Does Your Political Bias Determine Your Music Use?

by 
Adam Pleiman
Published 
November 19, 2020
H

alf-bird, half-human, the sirens of Greek mythology are maidens that lure sailors within earshot to their land, and inevitably— their death. That is, unless you are Odysseus and have cleverly tied yourself to a pole so you can hear the sweet song without the grim consequences. This got me thinking, if I could give my kids earplugs and tie myself to the basketball pole every time the ice cream truck came around, we would all consume far less ice cream. The core of this idea is that sound and music can spark an audience to action. As mythical sirens lure sailors, an ice cream truck attracts children. It boils down to one key concept: Know your audience.


In a recent sonic identity project for a cable news network, we conducted our usual competitive audit. This exercise helped us understand the landscape and find ways to differentiate our client’s sound from their direct competition. We analyzed the use of sound and music across major US broadcast, cable news, and smaller networks. We looked to define how each network presented themselves through sound FX (SFX) or music, as well as each individual program within the network. We sought to uncover any correlation between the network’s sonic identity and their respective programs.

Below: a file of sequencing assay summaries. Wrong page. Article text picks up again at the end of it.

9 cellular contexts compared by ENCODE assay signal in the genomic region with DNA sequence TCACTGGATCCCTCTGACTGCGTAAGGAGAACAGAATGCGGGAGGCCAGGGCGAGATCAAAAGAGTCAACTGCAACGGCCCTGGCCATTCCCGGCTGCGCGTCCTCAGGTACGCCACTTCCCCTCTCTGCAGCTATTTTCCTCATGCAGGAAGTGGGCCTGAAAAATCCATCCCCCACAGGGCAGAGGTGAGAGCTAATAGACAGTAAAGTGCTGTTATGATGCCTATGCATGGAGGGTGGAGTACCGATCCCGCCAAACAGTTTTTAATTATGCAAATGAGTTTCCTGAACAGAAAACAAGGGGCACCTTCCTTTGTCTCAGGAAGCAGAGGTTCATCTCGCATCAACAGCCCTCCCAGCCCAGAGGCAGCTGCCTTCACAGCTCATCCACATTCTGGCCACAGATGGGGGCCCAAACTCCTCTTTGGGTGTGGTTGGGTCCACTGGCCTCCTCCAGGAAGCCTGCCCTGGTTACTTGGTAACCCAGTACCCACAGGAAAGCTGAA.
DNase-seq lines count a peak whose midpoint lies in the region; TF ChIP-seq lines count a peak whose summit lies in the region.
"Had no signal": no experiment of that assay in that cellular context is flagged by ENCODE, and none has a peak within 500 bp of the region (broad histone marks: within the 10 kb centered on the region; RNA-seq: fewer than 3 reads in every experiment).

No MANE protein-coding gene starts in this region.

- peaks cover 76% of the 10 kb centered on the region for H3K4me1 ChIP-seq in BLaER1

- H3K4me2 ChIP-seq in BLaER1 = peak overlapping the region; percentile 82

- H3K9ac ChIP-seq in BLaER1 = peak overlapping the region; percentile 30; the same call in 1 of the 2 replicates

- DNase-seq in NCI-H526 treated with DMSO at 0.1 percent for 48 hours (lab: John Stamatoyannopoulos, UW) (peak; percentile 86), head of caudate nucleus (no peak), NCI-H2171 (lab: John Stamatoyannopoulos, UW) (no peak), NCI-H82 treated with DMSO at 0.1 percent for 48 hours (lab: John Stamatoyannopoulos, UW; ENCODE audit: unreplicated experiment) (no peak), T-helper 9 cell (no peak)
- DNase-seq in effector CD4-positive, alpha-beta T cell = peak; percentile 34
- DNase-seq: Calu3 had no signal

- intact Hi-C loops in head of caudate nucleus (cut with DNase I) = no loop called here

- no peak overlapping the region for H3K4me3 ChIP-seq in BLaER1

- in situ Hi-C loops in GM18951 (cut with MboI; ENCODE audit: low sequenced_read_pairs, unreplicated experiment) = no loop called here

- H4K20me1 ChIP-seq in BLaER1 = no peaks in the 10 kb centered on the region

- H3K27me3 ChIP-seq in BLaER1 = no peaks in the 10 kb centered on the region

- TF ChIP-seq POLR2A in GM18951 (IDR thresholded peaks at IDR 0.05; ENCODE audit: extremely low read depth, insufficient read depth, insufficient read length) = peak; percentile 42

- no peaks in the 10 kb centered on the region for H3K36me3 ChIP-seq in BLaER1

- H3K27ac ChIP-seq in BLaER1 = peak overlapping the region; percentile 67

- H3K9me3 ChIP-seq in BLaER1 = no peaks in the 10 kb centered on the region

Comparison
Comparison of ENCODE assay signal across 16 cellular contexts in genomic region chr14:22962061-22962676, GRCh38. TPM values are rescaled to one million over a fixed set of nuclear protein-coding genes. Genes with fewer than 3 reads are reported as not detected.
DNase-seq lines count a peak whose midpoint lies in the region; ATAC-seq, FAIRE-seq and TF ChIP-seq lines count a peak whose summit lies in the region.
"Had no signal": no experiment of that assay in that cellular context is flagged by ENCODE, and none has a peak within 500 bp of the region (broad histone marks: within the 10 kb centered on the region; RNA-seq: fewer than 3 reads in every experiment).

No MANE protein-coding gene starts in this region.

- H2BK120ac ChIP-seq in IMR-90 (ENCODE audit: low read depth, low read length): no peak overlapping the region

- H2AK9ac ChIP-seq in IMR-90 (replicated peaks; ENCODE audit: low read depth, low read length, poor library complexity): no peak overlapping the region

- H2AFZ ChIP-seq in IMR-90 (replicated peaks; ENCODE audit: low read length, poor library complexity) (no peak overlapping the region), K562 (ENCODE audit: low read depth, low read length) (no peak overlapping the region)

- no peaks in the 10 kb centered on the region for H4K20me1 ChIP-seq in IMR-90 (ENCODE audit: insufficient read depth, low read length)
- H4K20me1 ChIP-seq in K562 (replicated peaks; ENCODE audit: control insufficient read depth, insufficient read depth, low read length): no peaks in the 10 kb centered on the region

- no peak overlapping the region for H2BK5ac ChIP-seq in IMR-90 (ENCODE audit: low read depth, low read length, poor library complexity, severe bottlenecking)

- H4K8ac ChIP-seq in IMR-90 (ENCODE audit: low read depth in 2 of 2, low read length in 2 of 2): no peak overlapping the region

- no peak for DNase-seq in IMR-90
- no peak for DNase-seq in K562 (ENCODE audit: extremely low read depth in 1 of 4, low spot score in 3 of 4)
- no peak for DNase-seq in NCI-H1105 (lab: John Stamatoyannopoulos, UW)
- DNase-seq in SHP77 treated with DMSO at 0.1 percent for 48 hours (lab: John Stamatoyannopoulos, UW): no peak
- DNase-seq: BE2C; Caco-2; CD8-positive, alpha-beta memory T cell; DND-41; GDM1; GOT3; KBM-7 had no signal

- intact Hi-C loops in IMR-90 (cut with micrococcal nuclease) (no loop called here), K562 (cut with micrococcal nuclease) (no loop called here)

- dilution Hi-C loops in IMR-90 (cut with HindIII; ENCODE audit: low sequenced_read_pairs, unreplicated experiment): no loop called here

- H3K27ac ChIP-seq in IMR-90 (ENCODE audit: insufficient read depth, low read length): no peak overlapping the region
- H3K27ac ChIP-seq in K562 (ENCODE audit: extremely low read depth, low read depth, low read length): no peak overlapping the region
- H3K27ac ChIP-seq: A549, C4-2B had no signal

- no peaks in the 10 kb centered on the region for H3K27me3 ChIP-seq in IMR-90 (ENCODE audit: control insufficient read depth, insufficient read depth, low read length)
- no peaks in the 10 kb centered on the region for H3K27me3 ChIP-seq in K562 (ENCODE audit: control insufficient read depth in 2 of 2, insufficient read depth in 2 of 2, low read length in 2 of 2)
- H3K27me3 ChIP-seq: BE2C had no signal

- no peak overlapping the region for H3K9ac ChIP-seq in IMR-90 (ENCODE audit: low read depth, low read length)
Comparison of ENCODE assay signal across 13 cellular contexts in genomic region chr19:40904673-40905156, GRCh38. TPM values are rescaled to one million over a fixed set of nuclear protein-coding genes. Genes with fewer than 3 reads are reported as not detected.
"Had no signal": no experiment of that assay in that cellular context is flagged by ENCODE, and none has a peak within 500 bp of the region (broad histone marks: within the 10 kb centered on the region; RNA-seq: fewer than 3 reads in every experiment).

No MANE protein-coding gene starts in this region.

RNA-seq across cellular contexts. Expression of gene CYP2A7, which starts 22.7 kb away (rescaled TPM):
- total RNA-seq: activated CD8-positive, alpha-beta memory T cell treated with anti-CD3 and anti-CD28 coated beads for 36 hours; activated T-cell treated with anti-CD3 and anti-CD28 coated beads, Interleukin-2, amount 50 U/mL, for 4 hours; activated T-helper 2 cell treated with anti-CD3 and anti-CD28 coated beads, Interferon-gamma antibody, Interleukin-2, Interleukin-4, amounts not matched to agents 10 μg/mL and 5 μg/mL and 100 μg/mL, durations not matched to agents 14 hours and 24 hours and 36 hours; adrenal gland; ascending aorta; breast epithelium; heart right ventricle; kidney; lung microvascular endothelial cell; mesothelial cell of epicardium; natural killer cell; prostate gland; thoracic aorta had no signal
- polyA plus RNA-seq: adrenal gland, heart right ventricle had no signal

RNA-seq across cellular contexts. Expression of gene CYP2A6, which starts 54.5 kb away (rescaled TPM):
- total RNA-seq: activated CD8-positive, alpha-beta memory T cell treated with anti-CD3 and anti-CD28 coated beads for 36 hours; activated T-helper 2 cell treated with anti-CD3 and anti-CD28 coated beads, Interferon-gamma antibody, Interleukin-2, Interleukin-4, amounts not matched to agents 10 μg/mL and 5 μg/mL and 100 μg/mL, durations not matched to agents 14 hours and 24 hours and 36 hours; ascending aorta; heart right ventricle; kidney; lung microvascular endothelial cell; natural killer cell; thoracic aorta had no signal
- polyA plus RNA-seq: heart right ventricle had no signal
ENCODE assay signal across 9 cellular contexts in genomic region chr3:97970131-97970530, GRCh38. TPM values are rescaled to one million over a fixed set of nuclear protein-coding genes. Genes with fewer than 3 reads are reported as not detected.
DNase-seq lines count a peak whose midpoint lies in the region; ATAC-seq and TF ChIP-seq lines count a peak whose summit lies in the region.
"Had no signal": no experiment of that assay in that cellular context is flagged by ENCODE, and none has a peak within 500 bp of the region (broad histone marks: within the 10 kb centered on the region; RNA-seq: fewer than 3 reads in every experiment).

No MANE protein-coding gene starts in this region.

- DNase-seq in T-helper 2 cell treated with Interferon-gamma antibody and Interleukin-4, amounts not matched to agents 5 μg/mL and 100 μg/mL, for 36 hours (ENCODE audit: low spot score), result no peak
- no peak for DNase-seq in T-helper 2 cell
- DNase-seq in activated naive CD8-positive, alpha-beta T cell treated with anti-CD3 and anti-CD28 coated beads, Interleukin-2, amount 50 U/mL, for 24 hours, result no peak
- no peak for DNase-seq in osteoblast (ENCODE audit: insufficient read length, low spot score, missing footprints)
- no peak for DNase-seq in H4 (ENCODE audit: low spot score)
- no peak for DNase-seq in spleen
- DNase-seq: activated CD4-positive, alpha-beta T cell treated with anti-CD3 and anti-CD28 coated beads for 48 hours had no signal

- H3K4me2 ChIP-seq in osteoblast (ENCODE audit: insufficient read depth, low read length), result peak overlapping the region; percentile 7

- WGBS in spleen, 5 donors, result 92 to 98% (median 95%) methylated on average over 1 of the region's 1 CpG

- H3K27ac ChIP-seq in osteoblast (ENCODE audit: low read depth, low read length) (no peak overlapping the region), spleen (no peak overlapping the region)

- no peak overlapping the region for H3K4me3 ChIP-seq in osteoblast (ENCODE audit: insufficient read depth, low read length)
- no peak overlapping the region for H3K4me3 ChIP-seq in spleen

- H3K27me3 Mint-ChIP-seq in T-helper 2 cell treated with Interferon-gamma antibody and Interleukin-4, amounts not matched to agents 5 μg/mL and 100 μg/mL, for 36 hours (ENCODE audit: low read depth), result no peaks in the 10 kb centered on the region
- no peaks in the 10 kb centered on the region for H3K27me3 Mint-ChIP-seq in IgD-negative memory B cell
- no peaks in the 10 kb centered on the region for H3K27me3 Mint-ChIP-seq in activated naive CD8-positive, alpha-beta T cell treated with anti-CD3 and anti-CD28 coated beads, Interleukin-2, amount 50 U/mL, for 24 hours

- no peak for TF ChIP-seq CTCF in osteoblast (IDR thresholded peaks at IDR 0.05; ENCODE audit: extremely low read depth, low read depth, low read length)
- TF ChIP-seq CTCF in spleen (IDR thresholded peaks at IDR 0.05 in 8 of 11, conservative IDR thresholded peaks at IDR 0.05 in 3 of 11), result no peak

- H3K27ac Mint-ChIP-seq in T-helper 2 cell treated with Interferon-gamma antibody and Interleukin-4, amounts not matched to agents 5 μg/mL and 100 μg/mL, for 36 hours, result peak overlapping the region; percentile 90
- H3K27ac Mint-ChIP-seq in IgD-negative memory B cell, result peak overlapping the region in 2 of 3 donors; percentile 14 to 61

Our client was an unbiased, opinion-free network, so weighing our analysis against other networks with a perceived low bias and high reliability — was a high priority. In doing this, we spotted a few unexpected, and compelling, trends.

Unsurprisingly, networks that had perceived high reliability and lower political bias used mostly verbose, orchestral themes with varying levels of drama. Once you start heading into higher bias networks, this changes — and things start to get interesting. Once we start heading left toward CNN, MSNBC, Vox, and Vice, the orchestral elements start to melt away and electronic-based, beat-forward music begins to emerge. On these higher-bias networks, the occurrences of contemporary EDM, Pop, Hip-Hop (as well as more independent styles of music) are much higher than lower perceived bias networks. If we went right, into Fox News/Newsmax territory we found a higher use of Rock and Country music.

What does this mean? It’s safe to say that audience size and expectation play a role in how we express our brand. Larger, less-biased broadcast networks use grandiose orchestral music ( à la John Williams) to express the credibility of their brand because their audience is massive and expects to hear reporting that weighs all sides equally. This means that the music used must be approachable by the largest sample of the population and not play into trends that could be associated with specific demographics. The smaller, more bias-driven networks have the luxury of understanding that their audience is a division of the larger sample and are able to cater their sound more directly to their viewer’s expectation. 

Building an understanding of your audience’s expectation remains at the center of creating an experience that resonates with them. When you deliver against this expectation time and time again, that connection gets stronger along with their loyalty.







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